Clos L'Eglise Pomerol (Futures Pre-Sale) 2017 Front Label
Clos L'Eglise Pomerol (Futures Pre-Sale) 2017 Front LabelClos L'Eglise Pomerol (Futures Pre-Sale) 2017 Front Bottle Shot

Clos L'Eglise Pomerol (Futures Pre-Sale) 2017

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Winemaker Notes

Critical Acclaim

All Vintages
V 95
Vinous
The 2017 Clos L'Eglise is a wine that brings together power, tension and energy. There is quite a bit of richness to the fruit, but also plenty of supporting structure. Beams of underlying tannin give the 2017 its drive and sense of direction, while keeping the flavors perked up. Bright red stone fruit, mint and white pepper lead into a sculpted finish lifted by striking floral notes. This is a decidedly tannic, tightly wound Pomerol that is going to require patience, but it is also hugely promising. The 2017 was done in 100% new 300L barrels. – Antonio Galloni
Barrel Sample: 92-95
JD 94
Jeb Dunnuck
Another pretty, elegant wine in the vintage, the 2017 Clos l'Église (80% Merlot and 20% Cabernet Franc aging in new barrels) offers a forward, medium-bodied, ultra-fine and seamless profile as well as classic Merlot fruit, spice and floral aromas and flavors. It’s not a blockbuster but shines for its purity of fruit, ripe tannin, and impressive length. It’s going to drink nicely right out of the gate yet also evolve gracefully.
Barrel Sample: 92-94
JS 93
James Suckling
This is a very juicy red with blackberries, blueberries and hints of chocolate. Medium to full body, firm and silky tannins and a flavorful finish. Tight.
Barrel Sample: 92-93
RP 92
Robert Parker's Wine Advocate
Blended of 80% Merlot and 20% Cabernet Franc, the deep garnet-purple colored 2017 Clos l'Eglise comes bursting forth with fresh black plums and black currants notions with hints of black raspberries, black pepper and Indian spices plus touches of lavender and roses. Medium-bodied, firm, grainy and with seamless freshness, it fills the palate with spicy black fruits and finishes long and perfumed.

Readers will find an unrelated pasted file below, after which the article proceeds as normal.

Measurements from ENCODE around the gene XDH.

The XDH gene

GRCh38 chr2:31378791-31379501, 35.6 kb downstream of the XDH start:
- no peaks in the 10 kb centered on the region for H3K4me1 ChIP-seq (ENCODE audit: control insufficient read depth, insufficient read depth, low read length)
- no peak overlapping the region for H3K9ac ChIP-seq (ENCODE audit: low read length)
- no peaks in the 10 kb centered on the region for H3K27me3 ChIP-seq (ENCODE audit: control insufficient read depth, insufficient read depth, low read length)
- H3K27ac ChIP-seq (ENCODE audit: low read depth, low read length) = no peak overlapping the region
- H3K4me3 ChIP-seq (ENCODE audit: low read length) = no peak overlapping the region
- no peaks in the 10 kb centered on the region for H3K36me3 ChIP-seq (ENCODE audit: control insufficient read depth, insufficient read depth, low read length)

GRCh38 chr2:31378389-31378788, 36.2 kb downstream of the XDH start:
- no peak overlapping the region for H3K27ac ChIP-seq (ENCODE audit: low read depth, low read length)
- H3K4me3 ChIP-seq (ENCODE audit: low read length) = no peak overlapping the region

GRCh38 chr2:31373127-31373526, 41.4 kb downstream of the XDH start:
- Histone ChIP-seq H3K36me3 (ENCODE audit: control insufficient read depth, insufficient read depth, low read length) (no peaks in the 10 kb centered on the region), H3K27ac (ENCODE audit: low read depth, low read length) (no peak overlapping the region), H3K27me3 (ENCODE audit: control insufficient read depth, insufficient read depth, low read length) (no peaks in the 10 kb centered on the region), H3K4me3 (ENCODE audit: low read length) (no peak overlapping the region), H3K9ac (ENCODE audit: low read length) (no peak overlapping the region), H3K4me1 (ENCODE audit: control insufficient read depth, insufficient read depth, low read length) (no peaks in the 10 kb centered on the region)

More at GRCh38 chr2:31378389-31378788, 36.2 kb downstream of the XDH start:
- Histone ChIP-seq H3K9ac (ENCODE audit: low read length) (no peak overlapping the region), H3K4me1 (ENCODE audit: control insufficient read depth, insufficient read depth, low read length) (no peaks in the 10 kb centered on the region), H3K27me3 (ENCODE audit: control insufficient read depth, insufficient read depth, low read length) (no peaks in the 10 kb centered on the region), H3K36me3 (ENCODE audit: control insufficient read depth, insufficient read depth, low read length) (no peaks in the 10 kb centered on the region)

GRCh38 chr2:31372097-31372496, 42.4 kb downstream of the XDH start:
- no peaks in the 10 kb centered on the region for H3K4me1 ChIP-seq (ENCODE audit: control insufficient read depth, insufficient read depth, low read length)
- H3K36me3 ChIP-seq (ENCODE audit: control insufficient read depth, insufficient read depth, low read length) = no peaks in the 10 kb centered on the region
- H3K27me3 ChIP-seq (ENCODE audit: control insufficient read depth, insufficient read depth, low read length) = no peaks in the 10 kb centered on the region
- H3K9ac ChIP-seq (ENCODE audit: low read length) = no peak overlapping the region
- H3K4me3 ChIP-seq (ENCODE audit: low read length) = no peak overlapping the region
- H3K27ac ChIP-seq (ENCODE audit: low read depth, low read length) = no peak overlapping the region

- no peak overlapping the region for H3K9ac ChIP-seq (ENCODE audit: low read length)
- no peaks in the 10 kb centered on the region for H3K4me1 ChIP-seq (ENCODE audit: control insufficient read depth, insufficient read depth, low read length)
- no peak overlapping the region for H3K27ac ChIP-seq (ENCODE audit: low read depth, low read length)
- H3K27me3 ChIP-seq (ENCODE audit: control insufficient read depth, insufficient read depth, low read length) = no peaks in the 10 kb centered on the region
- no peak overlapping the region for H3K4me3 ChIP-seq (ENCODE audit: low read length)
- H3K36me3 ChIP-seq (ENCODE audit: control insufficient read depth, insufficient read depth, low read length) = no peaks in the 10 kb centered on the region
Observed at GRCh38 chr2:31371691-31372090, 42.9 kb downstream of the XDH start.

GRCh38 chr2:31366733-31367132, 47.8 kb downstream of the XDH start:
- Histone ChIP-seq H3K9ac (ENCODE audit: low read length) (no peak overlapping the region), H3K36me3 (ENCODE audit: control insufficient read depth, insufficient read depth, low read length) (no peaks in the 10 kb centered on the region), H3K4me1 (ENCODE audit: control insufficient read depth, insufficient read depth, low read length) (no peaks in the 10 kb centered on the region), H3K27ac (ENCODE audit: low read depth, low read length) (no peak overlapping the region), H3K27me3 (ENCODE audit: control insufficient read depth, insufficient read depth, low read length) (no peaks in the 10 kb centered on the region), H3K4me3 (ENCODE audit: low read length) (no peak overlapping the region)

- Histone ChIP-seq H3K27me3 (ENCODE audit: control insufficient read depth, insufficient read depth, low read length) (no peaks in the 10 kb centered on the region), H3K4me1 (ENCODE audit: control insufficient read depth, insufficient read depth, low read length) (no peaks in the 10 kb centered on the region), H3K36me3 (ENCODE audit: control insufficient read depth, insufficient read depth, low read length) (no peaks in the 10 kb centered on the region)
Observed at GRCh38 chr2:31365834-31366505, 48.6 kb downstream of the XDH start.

Barrel Sample: 90-92
WS 91
Wine Spectator
Blueberry, blackberry and anise flavors rush forth, with more modest structure behind them. Fresh acidity keeps this honest, but this will likely deliver more immediate appeal.
Barrel Sample: 88-91
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Clos L'Eglise Pomerol

Clos L'Eglise Pomerol

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Clos L'Eglise Pomerol, France
Clos L'Eglise Pomerol Winery Image
Belonging to the aristocracy of the Pomerol is not the result of a decision but a heritage of quality and tradition, as in case of Clos L'Eglise. Just over three quarters of a century ago, in 1925, Savinien Giraud, the owner of Ch Trotenoy and President of the viticultural and agricultural Union of Pomerol, submitted to the Bordeaux Chamber of Commerce a "Classification" of the greatest wines of Pomerol, with Clos L'Eglise listed among the leading runners. This is why it is possible to date the reputation of Clos L'Eglise and the rank assigned to it by its peers, the members of the Union.

In the 18th century, Clos L'Eglise with its 14 hectares was considered to be a very big domaine for Pomerol, ahead of about a dozen great wines which formed – and still form –the heart of Pomerol. The estate subsequently took the name of Clos L'Eglise. However, following succession problems, it was split into two with, on the one side, the original Clos L'Eglise (Rouchut family) and on the other, Clos L'Eglise-Clinet (Mauléon family). Clos L'Eglise therefore has a continuous wine-producing tradition spread of several centuries.

It is the soil which gives a great wine its personality and it is the efforts of Sylviane Garcin-Cathiard that have developed it fully. She took over the property in January 1997, and using her experience at Chateau Haut-Bergey in Pessac-Léognan, she completely reorganized the chai.